SINGAPORE (Reuters) - Foreigners are once again pouring money into Singapore’s high-end property market despite hefty levies introduced last year.
And, it is the Chinese who are leading the return, property brokers say, even though British billionaire James Dyson grabbed headlines this week with the purchase of Singapore’s most expensive apartment.
Some of the Chinese investors are apparently buying into these luxury homes in the city state as a safety bet against the U.S.-China trade war. Fresh interest is also being driven by instability in rival financial hub Hong Kong, the brokers say.
Private home prices rose unexpectedly to a five-year high in the second quarter, driven by Singaporeans who make up the bulk of the market. But a detailed analysis of transaction data also shows a rise in foreign demand.
“The Chinese are coming,” said Chandran V.R., managing director of realty firm Cosmopolitan Real Estate. “The factors are the issue in Hong Kong and also the trade war...They are looking at the stability of our currency.”
Chandran, who is currently marketing a S$12.8 million ($9.4 million) penthouse, said there has been a rush of potential Chinese buyers to view the property in recent weeks.
Other brokers said they were aware of four deals over the last three months where Chinese bought apartments worth S$20-S$30 million in Singapore.
In Singapore’s luxury apartment market, 169 deals worth S$1.4 billion were registered in the first half of this year, according to List Sotheby’s International Realty, with foreigners and permanent residents making up 70% of the buyers. Deals picked up from the previous six months, but were still lower than the first half of 2018, when the group made up 61% of the buyers, it said.
In recent years, Chinese buyers have become the dominant players in Singapore’s prime residential property markets, taking over from wealthy tycoons from surrounding Malaysia and Indonesia.
However, cooling measures introduced by the Singapore government last year - including hiking additional stamp duties for foreign buyers to 20% from 15% last July - have dampened demand. Until now.
Second-quarter transaction volumes in Singapore’s core central region, which is popular among wealthy foreigners and includes the Orchard Road shopping area and Sentosa island, touched their highest in a year, consultancy OrangeTee & Tie’s analysis of transaction data as of July 10 shows.
New luxury launches like City Developments Ltd's CTDM.SI Boulevard 88 have also spurred deals.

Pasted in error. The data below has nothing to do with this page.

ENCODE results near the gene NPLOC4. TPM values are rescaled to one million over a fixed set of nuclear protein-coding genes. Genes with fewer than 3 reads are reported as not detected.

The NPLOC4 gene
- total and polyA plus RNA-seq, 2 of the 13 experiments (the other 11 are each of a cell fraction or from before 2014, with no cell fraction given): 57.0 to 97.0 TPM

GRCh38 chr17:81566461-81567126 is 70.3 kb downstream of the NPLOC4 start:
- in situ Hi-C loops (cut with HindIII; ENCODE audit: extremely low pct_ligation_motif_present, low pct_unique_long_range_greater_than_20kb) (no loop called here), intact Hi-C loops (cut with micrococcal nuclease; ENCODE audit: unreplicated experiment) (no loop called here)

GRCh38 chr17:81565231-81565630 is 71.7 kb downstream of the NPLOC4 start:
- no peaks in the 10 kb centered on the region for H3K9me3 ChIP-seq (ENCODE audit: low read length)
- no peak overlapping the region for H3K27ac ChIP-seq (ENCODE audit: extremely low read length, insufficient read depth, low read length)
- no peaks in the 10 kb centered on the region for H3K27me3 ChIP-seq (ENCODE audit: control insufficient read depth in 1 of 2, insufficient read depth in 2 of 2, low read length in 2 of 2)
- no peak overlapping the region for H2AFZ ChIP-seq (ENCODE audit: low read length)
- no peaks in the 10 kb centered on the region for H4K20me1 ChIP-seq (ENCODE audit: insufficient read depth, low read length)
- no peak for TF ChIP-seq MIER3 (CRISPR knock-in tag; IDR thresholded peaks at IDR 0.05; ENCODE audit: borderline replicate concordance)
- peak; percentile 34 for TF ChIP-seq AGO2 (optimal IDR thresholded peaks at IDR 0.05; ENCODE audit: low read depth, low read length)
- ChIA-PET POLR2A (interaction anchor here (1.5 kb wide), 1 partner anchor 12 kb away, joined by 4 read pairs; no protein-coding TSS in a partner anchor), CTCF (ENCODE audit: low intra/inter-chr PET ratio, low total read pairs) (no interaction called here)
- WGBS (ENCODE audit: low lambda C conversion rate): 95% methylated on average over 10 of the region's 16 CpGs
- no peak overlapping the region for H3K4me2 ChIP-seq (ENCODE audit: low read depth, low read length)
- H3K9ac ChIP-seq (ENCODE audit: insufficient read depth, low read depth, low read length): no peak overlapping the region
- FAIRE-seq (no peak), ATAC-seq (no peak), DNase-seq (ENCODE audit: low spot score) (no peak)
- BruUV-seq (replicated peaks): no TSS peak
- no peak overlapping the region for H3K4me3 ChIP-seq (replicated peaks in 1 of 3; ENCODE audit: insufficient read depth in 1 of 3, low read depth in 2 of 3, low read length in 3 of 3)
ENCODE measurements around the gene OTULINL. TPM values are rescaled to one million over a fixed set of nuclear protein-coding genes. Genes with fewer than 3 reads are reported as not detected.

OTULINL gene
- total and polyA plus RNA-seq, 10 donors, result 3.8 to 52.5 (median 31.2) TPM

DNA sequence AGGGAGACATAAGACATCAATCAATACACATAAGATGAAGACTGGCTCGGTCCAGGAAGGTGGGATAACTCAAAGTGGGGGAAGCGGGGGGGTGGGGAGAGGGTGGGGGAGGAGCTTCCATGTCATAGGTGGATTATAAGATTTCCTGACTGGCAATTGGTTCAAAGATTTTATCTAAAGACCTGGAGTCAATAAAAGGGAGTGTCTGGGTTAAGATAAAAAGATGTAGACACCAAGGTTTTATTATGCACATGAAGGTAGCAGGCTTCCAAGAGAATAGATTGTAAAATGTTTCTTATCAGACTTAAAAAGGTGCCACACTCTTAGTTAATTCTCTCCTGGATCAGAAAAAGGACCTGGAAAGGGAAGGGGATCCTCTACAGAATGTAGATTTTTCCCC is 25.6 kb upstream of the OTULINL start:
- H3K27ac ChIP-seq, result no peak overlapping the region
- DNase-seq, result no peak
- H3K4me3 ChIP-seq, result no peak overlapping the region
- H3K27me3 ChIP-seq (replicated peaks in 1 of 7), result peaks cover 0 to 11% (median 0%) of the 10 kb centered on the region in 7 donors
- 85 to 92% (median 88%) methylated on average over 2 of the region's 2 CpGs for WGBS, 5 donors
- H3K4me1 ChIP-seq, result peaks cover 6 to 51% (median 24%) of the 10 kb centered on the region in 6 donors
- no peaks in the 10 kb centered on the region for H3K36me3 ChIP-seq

After dipping for five straight quarters, the number of foreigners buying apartments in the prime districts of the city-state rose in the second quarter from the previous three months.
“The current social and political uncertainties around the world, including the trade war and Hong Kong social unrest, magnify Singapore’s strong positioning as a safe haven for property investment,” said Christine Sun, head of research & consultancy, at OrangeTee.
That attraction comes even as the city-state’s trade-reliant economy, like many of its Asian counterparts, faces intensifying pressure from the Sino-U.S. tariff war and cooling global growth. Data on Friday showed Singapore’s annual growth at its slowest in a decade.
China's yuan currency CNY=CFXS has depreciated around 2.5% against the U.S. dollar and the country's main stock market has fallen 8% .SSEC over the last three months as the United States has ramped up trade tariffs on Beijing.
Over the same period, the Singapore dollar SGD= is down less than 0.4% against its U.S. counterpart.
There are already signs Singapore stands to benefit from concerns among the public and business community about Beijing’s increasing influence over its regional rival Hong Kong. These have been galvanized by recent protests against a now-suspended extradition bill.
Bruce Lye, managing partner at realty firm SRI, said his eight-person luxury team - which typically caters to buyers looking for homes costing upwards of S$8 million - are busy now coping with the new demand from potential buyers, mainly from China.
Each team member usually services just one client at a time, but now has three, he said.
Recent prospective buyers are coming “because they are looking for an alternative home - a safe haven,” said Lye.
Reporting by Aradhana Aravindan; Editing by John Geddie & Shri Navaratnam
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